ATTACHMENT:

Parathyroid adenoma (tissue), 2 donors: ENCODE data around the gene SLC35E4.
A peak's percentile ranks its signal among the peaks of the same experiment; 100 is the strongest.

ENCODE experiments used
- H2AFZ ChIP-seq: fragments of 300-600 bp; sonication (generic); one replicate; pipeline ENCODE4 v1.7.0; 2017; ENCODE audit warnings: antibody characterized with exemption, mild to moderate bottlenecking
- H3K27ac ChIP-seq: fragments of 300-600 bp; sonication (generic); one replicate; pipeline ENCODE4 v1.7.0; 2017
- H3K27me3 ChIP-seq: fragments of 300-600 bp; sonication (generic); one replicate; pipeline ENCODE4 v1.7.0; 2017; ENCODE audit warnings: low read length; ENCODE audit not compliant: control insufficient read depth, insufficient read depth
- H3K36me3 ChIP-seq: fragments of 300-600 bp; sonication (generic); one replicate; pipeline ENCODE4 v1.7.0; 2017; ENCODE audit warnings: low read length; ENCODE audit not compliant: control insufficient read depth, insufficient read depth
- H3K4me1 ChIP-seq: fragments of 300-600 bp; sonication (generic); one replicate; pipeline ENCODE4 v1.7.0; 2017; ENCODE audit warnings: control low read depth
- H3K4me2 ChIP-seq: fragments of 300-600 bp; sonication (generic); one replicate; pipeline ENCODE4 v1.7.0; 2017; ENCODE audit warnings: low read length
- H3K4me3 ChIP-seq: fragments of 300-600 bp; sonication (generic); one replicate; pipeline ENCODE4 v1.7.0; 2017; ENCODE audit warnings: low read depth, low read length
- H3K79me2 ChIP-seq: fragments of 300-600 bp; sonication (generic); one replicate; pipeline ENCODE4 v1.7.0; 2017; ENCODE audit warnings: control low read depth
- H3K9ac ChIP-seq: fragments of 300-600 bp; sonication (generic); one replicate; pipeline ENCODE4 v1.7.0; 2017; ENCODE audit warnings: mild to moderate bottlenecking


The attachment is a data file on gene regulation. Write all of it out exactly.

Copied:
Parathyroid adenoma (tissue), 2 donors: ENCODE data around the gene SLC35E4.
A peak's percentile ranks its signal among the peaks of the same experiment; 100 is the strongest.

ENCODE experiments used
- H2AFZ ChIP-seq: fragments of 300-600 bp; sonication (generic); one replicate; pipeline ENCODE4 v1.7.0; 2017; ENCODE audit warnings: antibody characterized with exemption, mild to moderate bottlenecking
- H3K27ac ChIP-seq: fragments of 300-600 bp; sonication (generic); one replicate; pipeline ENCODE4 v1.7.0; 2017
- H3K27me3 ChIP-seq: fragments of 300-600 bp; sonication (generic); one replicate; pipeline ENCODE4 v1.7.0; 2017; ENCODE audit warnings: low read length; ENCODE audit not compliant: control insufficient read depth, insufficient read depth
- H3K36me3 ChIP-seq: fragments of 300-600 bp; sonication (generic); one replicate; pipeline ENCODE4 v1.7.0; 2017; ENCODE audit warnings: low read length; ENCODE audit not compliant: control insufficient read depth, insufficient read depth
- H3K4me1 ChIP-seq: fragments of 300-600 bp; sonication (generic); one replicate; pipeline ENCODE4 v1.7.0; 2017; ENCODE audit warnings: control low read depth
- H3K4me2 ChIP-seq: fragments of 300-600 bp; sonication (generic); one replicate; pipeline ENCODE4 v1.7.0; 2017; ENCODE audit warnings: low read length
- H3K4me3 ChIP-seq: fragments of 300-600 bp; sonication (generic); one replicate; pipeline ENCODE4 v1.7.0; 2017; ENCODE audit warnings: low read depth, low read length
- H3K79me2 ChIP-seq: fragments of 300-600 bp; sonication (generic); one replicate; pipeline ENCODE4 v1.7.0; 2017; ENCODE audit warnings: control low read depth
- H3K9ac ChIP-seq: fragments of 300-600 bp; sonication (generic); one replicate; pipeline ENCODE4 v1.7.0; 2017; ENCODE audit warnings: mild to moderate bottlenecking